I have an executable that I would like to set to run as a service. Using the sc.exe tool provided by windows (see KB article here: http://support.microsoft.com/kb/251192), I successfully "registered" the service. However, when I go to the Service Management Console (Start->Run->services.msc) and start the service, I get the following error:

Error 1053: The service did not respond to the start or control request in a timely fashion.

After reading around my initial impression is that service executables have to conform to an API, and that among the required functions/methods a service has to respond to are a start/stop/restart command. However, this seems to defeat the whole point of the sc.exe tool which is advertised with the ability to turn any executable into a service.

Can anyone shed some light on this for me?

  • 4
    The sc.exe tool is not intended to "turn any executable into a service". Where did you see this? Are you confusing sc.exe with srvany.exe? – Harry Johnston Nov 15 '11 at 1:10

This is the code you are looking for:

sc create SERVICENAME binPath= "cmd /c c:\programlocation\program.exe" 

It will not rid you of error 1053, but at least this will apply to the console (CMD) who already did the job of running the app in the background (check task manager to confirm).

  • 1
    @davehale23, why did you enclose cmd /c within ** **? is it just to emphasis or is it part of the code (don't think so...)? – aschipfl Jul 30 '15 at 18:12
  • same error... still i am getting – Sunil Apr 5 '17 at 7:07
  • I was shocked to discover that sc has NO VALIDATION. So you can any anything to services, very bad from Microsoft. sc create crap binpath="pile of crap" [SC] CreateService SUCCESS – Paul McCarthy Jun 13 '17 at 9:27

Take a look at Topshelf-project which turns many arbitrary executables into services.

When you reference Topshelf, you can run your exe from a command-line, or install it into Windows Services with:

your.exe install

Even with topshelf registered, you would still want to have a logging facility -- such as log4net -- to monitor bootstrapping activities that could prevent it from launching in a timely fashion.

  • Their web site is not very informative, but from what I can tell Topshelf appears to be intended to make it easier to write services in .NET, not to run an arbitrary executable as a service. If you don't (at a minimum) have the source code for the executable in question, I don't think Topshelf will help. – Harry Johnston Mar 10 '12 at 3:53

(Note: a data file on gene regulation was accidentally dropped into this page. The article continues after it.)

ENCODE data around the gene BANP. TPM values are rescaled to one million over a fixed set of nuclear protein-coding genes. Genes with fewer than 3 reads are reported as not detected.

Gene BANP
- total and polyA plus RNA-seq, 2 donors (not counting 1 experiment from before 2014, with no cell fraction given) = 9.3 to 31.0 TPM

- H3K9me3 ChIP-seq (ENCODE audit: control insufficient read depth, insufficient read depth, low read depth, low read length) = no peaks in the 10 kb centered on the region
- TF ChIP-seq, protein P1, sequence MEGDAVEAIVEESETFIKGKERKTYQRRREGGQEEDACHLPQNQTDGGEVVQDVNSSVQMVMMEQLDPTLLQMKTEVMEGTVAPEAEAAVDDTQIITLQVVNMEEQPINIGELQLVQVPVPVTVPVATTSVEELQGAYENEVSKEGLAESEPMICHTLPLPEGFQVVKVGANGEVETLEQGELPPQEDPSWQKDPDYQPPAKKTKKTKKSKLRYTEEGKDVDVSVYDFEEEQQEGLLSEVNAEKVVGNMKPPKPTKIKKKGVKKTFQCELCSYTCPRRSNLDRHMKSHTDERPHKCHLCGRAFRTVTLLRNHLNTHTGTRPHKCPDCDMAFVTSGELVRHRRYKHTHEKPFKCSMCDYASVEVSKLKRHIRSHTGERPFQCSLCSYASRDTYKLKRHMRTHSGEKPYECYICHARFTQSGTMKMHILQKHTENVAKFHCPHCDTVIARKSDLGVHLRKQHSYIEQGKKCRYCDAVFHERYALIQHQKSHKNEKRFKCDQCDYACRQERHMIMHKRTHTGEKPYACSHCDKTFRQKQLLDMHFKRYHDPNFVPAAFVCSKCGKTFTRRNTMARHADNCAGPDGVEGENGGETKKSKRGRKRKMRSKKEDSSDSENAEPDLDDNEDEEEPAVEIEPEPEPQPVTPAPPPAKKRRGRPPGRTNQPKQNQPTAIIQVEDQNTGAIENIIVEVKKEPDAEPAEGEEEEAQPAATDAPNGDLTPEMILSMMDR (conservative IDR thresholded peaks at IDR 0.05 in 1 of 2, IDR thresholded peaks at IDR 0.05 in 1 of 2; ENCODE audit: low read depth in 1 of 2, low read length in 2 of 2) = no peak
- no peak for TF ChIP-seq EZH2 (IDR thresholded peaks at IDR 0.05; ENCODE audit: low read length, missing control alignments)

• I would agree on the dearth of documenation on Topshelp. Although it's project life is past the nascent stage, it still lacks in tutorials and robust walk-throughs. Sorry that didn't get you closer. Good luck! – Kurt Johnson Mar 26 '12 at 14:30

One very likely cause of this behavior is the application that is started is displaying a request for interaction with the end user (messagebox, input prompt, licensing dialog, etc). We have run into this more than once. This usually happens with applications that aren't designed to run as services. You could try running the service as Local System and check the Allow service to interact with desktop checkbox.

The other possibility is that the user the service is configured to run as doesn't have access to resources (disks, databases, etc). If the process works correctly interactively, then try changing the service's user credentials to your user and see if that gets you any further.


Apologies, I assumed the question was regarding srvany which is the application you are looking for.

  • -1 sc.exe is not able to turn an arbitrary executable into a service, so both the question and this answer are based on a false assumption. – Harry Johnston Nov 15 '11 at 1:09
  • Sorry, didn't read the question closely enough; I had incorrectly assumed they were using srvany since that is what popped into my head as soon as I started reading the question. I have fixed my answer. – competent_tech Nov 15 '11 at 1:28

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